• Another popular theory is that herbicides might play a role in the development of celiac disease. While this idea seems plausible, it was quickly put to bed after researchers have found that there was not enough evidence to support it.  
  • Scientists are also looking into why so many people are being affected by celiac disease. However, some researchers believe that babies are developing a sensitivity to gluten because of how early the protein is being introduced. Gluten is used in plenty of baby products, which might be causing them to develop a sensitivity with the protein.

While the above theories seem legitimate, there are other theories that are a little more far-fetched. It doesn't mean that these are not possible, it just means that these are a little harder to prove.

  • The use of microwaves: The idea behind this is that as the popularity of microwaves grew, so did the disease. Perhaps, microwaves changed the composition of food every time it was reheated.
  • Our reliance on plastic ware: It’s no secret that plastic is not good for the body. More people are choosing to move away from plastic products, as more evidence came out about how bad these products are for food and beverages. However, people used to not think twice about using plastic for everything and didn't see the problem with  tossing that Tupperware container in the microwave.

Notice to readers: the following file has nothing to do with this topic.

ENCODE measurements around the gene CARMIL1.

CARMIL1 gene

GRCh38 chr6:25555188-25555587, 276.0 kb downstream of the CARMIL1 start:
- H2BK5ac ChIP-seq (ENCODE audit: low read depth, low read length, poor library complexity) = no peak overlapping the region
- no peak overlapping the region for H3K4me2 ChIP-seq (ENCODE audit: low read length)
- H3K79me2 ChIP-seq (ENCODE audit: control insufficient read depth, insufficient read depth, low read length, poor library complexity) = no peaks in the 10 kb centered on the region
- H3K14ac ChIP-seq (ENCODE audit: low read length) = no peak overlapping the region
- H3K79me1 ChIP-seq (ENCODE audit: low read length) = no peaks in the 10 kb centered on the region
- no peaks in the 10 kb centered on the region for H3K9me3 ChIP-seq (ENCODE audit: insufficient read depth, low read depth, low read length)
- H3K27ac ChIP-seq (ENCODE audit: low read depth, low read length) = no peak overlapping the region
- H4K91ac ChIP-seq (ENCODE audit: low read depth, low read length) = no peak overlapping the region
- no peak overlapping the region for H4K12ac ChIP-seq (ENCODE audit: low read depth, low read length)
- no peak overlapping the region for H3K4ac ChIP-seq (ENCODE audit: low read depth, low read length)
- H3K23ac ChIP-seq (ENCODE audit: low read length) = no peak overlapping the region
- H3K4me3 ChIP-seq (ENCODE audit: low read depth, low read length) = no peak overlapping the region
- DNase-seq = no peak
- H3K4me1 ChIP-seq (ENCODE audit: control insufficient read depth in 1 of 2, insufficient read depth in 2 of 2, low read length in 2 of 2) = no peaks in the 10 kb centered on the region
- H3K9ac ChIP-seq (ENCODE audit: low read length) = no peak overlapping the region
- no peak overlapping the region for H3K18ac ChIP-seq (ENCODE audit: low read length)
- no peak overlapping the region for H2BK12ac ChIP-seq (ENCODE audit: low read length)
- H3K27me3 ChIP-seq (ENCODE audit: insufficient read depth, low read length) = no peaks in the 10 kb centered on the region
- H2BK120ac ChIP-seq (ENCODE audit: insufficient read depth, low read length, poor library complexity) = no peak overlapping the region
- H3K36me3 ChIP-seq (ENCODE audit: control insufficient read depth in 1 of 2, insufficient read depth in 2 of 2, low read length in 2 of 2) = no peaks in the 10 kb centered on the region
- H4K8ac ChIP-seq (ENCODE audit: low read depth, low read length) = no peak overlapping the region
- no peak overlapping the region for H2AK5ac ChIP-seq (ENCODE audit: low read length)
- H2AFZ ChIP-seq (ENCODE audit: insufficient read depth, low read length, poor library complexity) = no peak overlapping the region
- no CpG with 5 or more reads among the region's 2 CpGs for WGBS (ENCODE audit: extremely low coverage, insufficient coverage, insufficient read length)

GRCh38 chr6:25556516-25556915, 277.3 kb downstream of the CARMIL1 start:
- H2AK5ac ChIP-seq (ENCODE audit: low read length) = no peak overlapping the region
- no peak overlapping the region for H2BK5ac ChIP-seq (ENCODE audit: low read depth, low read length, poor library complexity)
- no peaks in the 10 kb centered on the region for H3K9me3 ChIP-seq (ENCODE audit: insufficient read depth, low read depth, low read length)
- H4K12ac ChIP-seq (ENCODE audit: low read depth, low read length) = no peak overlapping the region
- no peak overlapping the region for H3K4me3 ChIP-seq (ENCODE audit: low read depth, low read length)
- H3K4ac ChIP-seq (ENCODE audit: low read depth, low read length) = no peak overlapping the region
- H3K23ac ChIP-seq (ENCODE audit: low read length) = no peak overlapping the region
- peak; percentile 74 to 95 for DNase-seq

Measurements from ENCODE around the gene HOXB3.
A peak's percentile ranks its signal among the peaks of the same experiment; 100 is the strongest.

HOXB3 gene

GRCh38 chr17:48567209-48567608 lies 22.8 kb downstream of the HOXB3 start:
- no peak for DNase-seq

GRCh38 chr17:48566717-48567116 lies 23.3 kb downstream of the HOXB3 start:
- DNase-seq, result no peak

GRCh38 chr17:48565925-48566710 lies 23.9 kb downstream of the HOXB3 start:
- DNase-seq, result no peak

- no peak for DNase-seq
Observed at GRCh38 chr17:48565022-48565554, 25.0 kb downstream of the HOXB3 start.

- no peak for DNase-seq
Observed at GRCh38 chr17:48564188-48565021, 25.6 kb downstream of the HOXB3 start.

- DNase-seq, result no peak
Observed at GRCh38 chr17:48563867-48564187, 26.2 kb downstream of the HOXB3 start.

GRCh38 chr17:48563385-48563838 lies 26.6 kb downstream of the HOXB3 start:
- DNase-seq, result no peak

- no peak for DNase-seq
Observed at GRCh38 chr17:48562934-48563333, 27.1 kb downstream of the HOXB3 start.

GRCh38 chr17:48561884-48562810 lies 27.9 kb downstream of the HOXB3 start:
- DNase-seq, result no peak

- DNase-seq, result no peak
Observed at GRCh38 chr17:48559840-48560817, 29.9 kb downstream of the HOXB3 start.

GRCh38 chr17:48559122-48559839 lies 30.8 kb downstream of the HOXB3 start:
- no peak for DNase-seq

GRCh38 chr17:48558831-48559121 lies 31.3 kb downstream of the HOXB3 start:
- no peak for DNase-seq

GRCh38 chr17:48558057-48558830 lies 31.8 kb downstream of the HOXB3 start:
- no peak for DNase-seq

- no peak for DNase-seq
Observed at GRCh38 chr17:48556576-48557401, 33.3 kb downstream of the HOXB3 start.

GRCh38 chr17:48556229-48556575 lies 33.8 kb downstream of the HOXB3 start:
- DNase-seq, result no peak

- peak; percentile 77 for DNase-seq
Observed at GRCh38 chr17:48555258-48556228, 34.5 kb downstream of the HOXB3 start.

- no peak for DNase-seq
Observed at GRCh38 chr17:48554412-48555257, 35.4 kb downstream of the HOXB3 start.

• The use of diatomaceous earth in the lining of flour containers: This insecticide is used to keep critters out of giant bags of flour that sit in the grocery store and kitchen cupboard.

We know this much: The gluten free diet is becoming a huge trend

Celiac diagnoses might be rising, but there are many people who choose this lifestyle because they believe it to be the healthiest. It's true, because of books like Wheat Belly, people believe that gluten is the bad kid on the block. Even if they do not have celiac disease.  

On top of that, there are plenty of people who self-diagnose themselves with celiac disease or gluten sensitivities, without going to an actual doctor. Others think that living a gluten-free life will make them healthier, which is not always the case.

If more people go on the gluten-free diet without any medical necessity, then those who have a legitimate gluten issue, like celiac disease, get lost in the mix.

Researchers need to study this disease further to answer our questions

So, what next? Well, it's not the easiest question to answer. Researchers need to study the disease further, not only to find out why people develop it, but also why the diagnoses are increasing. They also need to find more ways to prevent it, to treat it, and above all, cure it.

Answering these questions will only help people get back to how their lives were before celiac disease, and also lower patient's risk for other conditions, like cancer and osteoporosis.